**Extraction of metals as per the activity series**

Metals are extracted as per their level in the activity series. Some of the metals are found in the earth’s crust in free states and some of them are found in the form of their compound known as ore. The metals are differentiated on the basis of their reactivity known as activity series. The metals at the bottom of the activity series are the least reactive found in a free state for example gold, silver, platinum, and copper are found in the free state. The metals in the middle of the activity series are moderately reactive as example zinc, iron, lead, etc. These metals are found in the earth”s crust in the form of their oxides, carbonates, and sulfides The metals at the top of the activity series are so reactive that they never found in nature as free elements as for example potassium, sodium, calcium, magnesium, and aluminum.

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Conclusively, the metals are classified into three groups on the basis of reactivity.(i) Metals of low reactivity (ii) Metals of medium reactivity (iii) Metals of high reactivity. Different techniques are to be used for obtaining the metals falling in each category.

**Extraction of metals low in the activity series**

The oxides of these metals can be reduced to metals by heating alone. For example, cinnabar (HgS) is an ore of mercury. When it is heated in air, it is first converted into mercuric oxide (HgO). Mercuric oxide is then reduced to mercury on further heating.

2HgS (s) + 3O2(g) →2HgO(s) + 2SO2(g)

2HgO(s) →2Hg(l) + O2((g)

Similarly, copper which is found as Cu2S in nature can be obtained from its ore by just heating in air.

2CuS(s) + 3O2g) → 2CuO(s) + 2SO2(g)

2CuO + Cu2S →6Cu(s) + SO2(g)

**Extraction of metals in the middle of the activity series**

The metals in the middle of the activity series such as Fe, Zn, Pb, Cu, etc, are moderately reactive. These are usually available in the earth’s crust as sulfides or carbonates. Since it is easier to extract metal from their oxides by the method of reduction, so the sulfides and carbonates of metals must be converted to their metal oxides. Sulfide ores of metals are converted into oxides by heating strongly in presence of excess air, this process is known as roasting.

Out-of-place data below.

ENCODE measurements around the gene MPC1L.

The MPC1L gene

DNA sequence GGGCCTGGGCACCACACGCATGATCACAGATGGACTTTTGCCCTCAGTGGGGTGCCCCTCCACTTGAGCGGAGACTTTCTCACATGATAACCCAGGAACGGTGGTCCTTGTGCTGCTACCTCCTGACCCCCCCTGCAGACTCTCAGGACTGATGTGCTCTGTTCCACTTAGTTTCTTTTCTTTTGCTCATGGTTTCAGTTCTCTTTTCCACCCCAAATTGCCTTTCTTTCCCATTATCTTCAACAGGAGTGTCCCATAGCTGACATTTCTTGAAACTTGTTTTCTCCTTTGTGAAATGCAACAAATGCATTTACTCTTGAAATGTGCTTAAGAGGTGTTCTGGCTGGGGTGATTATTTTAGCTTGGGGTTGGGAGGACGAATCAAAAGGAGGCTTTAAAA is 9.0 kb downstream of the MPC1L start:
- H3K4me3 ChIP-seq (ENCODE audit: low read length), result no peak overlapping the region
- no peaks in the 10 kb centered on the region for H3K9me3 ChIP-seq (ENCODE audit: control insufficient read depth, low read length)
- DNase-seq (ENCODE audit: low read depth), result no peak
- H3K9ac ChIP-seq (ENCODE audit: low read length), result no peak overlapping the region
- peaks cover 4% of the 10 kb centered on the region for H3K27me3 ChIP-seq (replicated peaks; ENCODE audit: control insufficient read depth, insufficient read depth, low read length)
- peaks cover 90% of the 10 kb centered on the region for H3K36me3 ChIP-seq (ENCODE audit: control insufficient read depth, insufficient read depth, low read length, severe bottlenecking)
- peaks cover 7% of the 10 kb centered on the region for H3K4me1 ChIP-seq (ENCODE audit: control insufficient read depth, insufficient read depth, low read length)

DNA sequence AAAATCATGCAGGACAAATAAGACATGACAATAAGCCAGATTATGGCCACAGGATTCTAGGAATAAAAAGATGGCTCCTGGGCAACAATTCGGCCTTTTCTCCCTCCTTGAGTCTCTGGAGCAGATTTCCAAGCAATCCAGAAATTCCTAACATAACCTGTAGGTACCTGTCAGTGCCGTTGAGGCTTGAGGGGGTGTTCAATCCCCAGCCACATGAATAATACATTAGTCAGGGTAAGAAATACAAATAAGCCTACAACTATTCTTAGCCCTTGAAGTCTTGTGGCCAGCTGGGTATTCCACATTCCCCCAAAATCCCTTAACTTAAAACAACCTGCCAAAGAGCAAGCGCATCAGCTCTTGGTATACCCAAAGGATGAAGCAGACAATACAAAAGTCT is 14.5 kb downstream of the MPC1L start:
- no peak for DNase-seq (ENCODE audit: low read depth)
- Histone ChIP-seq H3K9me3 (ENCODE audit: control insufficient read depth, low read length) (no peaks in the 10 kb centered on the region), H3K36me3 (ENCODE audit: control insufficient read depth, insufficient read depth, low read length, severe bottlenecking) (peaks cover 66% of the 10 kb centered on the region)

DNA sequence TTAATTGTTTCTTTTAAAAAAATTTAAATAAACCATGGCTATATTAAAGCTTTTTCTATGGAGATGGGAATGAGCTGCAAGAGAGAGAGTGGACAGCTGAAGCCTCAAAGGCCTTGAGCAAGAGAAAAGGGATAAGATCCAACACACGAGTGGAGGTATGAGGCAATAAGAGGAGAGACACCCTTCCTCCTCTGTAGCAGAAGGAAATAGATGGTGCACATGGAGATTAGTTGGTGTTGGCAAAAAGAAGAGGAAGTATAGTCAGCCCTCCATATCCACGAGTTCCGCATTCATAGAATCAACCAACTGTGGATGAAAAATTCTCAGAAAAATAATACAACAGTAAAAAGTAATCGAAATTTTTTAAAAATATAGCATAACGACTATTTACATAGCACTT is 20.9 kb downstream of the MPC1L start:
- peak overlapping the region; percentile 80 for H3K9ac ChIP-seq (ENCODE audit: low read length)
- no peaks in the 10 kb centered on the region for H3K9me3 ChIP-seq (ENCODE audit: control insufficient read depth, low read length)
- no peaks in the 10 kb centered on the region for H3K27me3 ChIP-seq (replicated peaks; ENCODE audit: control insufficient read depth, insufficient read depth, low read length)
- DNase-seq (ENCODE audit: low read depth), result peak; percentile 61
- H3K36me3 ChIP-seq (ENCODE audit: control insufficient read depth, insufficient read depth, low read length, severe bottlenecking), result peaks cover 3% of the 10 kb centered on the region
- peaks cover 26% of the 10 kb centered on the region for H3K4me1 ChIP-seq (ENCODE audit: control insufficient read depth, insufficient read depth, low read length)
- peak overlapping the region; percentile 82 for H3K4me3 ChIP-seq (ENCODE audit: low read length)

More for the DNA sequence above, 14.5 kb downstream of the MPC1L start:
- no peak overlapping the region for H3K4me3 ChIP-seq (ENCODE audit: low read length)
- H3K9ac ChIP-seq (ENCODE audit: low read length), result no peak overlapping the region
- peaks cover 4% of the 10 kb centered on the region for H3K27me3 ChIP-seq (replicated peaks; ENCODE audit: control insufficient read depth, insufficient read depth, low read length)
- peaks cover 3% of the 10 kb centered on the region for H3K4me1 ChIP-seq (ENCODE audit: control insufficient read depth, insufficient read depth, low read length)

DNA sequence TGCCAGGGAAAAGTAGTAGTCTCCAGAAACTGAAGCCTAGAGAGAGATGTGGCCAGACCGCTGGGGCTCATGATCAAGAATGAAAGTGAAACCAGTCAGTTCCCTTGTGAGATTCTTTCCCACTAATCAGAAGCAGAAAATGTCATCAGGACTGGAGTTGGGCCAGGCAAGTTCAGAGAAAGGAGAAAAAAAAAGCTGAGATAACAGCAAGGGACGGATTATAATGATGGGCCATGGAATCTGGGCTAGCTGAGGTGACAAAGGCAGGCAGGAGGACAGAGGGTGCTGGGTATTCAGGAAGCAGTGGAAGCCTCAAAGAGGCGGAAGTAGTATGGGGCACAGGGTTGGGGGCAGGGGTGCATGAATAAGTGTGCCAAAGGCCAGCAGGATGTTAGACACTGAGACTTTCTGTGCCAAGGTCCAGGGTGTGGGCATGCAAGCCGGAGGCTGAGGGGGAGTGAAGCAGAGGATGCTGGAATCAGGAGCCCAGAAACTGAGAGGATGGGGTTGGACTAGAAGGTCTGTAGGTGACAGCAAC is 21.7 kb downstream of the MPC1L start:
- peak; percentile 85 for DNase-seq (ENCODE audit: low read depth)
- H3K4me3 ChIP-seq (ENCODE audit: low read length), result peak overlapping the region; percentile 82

Carbonate ores are converted into oxides of metal by heating strongly in limited air. This process is known as calculation.

As example zinc is available in the earth as zinc sulfide and zinc carbonate, so ZnO is derived from these ores by the method of roasting and calcination as follows.

Roasting

2ZnS(s) + 3O2(g) →2ZnO(s) +2SO2(g)

Calcination

ZnCO3(s) → ZnO(s) + CO2(g)

Zinc oxide is then heated with carbon and thus reduced to Zinc.

ZnO(s) + C(s) →Zn(s) + CO(g)

Oxides of the metals can also be reduced to the metal by using the displacement reaction. In this way the metal of higher activity series displaces the required metal from its oxide.

As an example when magnesium oxide is heated with aluminum powder, it gives magnese.

3MnO(s) + 4Al(s) →3Mn(l) + 2Al2O3(s) +Heat

These displacement reactions are highly exothermic. The amount of heat is so large that metal is produced in the molten state, such reaction is also known as thermit reaction.

Fe2O3(s) + 2Al(s) → 2Fe(l) – Al2O3(s) + Heat

This reaction is also used to join railway tracks and cracked machine parts.

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**Extraction of metals in the top of the activity series**

The metals high up in the reactivity series are very reactive, they can’t be obtained from their compound by heating with carbon. Carbon is unable to reduce the oxides of Na K Mg and Ca, this is because these metals have more affinity for oxygen than carbon. These metals are extracted by the electrolysis of their molten chlorides. The metal is deposited at the cathode (-ve charged electrode) and chlorine is liberated at the anode (+ve charged electrode). The reactions are

Na(+) → e + Na

2Cl( – ) + 2e →Cl2

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Chapter 4- Linear equations in two variables | Chapter 12-Heron’s Formula |

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Chapter 4-Principle of mathematical induction | Chapter 12-Introduction to three Dimensional Geometry |

Chapter 5-Complex numbers | Chapter 13- Limits and Derivatives |

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Chapter 7- Permutations and Combinations | Chapter 15- Statistics |

Chapter 8- Binomial Theorem | Chapter 16- Probability |

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Chapter 8-Application of Integrals |

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